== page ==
Amazon Employees May Be Asked to Return to ‘Main Hubs’

Amazon’s return-to-the-office mandate is reportedly being ramped up across the country.

Employees working remotely or located in smaller remote offices are being told they may have to return to what the company calls its “main hub” locations, including Seattle, New York and San Francisco, the Wall Street Journal (WSJ) reported Friday (July 21).

Reached for comment by PYMNTS, Amazon spokesman Brad Glasser said in an emailed statement: “There’s more energy, collaboration, and connections happening since we’ve been working together at least three days per week, and we’ve heard this from lots of employees and the businesses that surround our offices. We’ll continue to look at the best ways to bring more teams together in the same locations, and we’ll communicate directly with employees as we make decisions that affect them.”

Amazon doesn’t have an exact definition for its main hubs, opting to define it team-by-team instead, according to the WSJ report. In communications to staff, they are being given a certain amount of time to move to their main hubs or where their bosses or teams are located, regardless of their proximity to other Amazon offices.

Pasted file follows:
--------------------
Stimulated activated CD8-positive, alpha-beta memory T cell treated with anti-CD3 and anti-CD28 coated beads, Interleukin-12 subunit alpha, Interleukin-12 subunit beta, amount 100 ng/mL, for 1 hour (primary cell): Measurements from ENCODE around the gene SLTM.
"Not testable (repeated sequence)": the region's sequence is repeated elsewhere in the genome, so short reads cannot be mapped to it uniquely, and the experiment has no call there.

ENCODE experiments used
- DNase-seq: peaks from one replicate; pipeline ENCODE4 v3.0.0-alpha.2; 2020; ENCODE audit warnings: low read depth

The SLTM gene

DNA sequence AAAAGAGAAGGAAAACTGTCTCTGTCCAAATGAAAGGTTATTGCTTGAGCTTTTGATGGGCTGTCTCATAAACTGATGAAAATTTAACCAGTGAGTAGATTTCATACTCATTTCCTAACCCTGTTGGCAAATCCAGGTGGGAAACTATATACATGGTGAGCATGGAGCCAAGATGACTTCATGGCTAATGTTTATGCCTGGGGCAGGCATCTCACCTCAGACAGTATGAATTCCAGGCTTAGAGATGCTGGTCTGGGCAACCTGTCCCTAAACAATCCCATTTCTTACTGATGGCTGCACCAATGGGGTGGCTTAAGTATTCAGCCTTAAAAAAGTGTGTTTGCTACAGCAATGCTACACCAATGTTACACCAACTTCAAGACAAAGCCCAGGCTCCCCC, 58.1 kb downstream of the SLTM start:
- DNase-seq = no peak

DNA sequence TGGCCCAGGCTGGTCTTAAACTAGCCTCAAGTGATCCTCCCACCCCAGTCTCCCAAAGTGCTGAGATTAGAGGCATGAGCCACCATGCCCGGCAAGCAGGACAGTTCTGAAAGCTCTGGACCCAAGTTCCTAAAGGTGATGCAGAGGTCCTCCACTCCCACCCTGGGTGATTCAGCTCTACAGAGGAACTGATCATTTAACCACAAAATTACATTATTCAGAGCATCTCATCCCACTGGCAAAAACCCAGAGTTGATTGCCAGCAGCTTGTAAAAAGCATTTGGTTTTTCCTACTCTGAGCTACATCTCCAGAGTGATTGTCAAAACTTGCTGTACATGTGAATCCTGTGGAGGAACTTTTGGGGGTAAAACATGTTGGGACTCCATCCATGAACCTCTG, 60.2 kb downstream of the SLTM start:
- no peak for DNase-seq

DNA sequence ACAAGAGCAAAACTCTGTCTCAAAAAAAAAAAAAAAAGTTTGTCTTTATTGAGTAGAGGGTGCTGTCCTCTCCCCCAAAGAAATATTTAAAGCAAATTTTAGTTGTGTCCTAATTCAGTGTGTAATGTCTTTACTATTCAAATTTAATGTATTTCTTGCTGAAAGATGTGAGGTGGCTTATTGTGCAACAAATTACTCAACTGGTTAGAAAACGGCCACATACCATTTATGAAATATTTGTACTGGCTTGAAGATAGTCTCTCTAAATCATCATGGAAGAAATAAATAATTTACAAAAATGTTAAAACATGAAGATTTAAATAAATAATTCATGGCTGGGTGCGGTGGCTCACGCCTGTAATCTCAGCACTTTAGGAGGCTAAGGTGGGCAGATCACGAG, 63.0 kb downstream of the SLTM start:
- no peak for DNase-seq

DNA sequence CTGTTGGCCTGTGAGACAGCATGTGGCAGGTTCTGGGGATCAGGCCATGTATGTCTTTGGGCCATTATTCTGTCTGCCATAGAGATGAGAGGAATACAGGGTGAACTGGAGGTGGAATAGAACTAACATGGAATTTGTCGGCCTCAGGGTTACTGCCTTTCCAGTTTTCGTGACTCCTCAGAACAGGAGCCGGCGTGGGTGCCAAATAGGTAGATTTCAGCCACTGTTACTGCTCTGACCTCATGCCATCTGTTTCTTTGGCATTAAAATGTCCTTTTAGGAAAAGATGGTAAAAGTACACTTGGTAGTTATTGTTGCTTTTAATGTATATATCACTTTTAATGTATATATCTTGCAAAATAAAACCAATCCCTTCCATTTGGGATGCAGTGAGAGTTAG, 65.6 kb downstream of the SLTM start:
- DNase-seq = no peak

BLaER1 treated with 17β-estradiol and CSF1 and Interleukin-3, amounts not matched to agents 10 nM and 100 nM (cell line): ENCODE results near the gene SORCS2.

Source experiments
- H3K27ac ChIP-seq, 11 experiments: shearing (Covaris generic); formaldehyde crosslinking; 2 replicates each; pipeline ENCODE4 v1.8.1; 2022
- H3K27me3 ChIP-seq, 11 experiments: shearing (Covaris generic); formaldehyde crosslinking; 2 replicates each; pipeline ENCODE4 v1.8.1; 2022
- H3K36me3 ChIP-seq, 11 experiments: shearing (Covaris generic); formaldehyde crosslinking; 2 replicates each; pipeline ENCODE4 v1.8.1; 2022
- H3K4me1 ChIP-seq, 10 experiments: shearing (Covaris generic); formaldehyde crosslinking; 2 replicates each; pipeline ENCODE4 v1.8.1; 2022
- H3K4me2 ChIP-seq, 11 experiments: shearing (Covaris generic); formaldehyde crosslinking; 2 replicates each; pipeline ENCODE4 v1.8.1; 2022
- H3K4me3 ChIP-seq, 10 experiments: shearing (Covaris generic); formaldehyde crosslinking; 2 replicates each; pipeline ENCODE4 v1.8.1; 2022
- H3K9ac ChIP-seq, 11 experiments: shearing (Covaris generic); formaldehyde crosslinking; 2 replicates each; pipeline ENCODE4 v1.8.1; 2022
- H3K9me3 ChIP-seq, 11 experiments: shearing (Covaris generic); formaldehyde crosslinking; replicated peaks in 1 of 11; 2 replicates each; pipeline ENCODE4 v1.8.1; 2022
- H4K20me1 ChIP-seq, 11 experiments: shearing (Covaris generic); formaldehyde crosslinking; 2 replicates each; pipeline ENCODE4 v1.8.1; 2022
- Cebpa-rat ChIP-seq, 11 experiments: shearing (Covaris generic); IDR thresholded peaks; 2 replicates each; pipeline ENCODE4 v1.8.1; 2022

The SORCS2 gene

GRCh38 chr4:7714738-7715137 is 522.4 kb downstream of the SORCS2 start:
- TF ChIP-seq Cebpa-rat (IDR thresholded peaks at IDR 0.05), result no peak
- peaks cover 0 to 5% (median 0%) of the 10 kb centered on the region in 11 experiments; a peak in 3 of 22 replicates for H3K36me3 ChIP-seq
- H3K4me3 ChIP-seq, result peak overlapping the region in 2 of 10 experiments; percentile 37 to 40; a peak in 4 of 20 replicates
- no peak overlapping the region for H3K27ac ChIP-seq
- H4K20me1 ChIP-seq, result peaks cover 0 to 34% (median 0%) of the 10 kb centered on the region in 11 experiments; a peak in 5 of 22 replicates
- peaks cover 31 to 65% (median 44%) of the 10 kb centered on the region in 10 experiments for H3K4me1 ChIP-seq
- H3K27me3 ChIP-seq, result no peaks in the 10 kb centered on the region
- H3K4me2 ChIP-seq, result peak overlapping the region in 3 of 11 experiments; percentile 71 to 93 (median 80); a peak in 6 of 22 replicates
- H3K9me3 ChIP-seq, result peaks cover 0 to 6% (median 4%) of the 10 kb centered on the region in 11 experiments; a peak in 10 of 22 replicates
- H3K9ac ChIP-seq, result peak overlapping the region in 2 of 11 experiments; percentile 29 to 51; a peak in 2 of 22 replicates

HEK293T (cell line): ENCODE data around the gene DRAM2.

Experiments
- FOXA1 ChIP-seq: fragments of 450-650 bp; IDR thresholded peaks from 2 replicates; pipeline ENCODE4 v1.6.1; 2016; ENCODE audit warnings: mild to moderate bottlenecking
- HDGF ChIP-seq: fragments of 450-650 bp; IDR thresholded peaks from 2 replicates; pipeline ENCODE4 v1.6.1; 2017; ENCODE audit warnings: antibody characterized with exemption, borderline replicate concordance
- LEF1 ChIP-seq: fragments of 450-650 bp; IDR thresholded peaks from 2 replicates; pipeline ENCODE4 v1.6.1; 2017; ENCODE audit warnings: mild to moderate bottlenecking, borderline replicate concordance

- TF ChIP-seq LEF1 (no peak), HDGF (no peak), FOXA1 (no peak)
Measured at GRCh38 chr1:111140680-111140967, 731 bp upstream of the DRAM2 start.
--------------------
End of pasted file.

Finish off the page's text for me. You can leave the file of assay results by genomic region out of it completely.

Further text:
Amazon had already mandated earlier this year that employees work from offices at least three days a week, per the report. “It’s easier to learn, model, practice, and strengthen our culture when we’re in the office together most of the time and surrounded by our colleagues,” Amazon CEO Andy Jassy said at the time.

In a Feb. 17 message to employees regarding the company’s return-to-office plans, Jassy said: “Of course, as there were before the pandemic, there will still be certain roles (e.g. some of our salespeople, customer support, etc.) and exceptions to these expectations, but that will be a small minority.”

PYMNTS research has found that, economy-wide, 58% of consumers were working in an entirely remote or hybrid work environment, splitting their time between working at home and at the office, in November 2022.

That percentage was up from 53% a year earlier, in November 2021, according to the report “12 Months of the ConnectedEconomy.”

Similarly, the Wall Street Journal reported in May that nearly 60% of companies allow employees to work from home at least part of the time.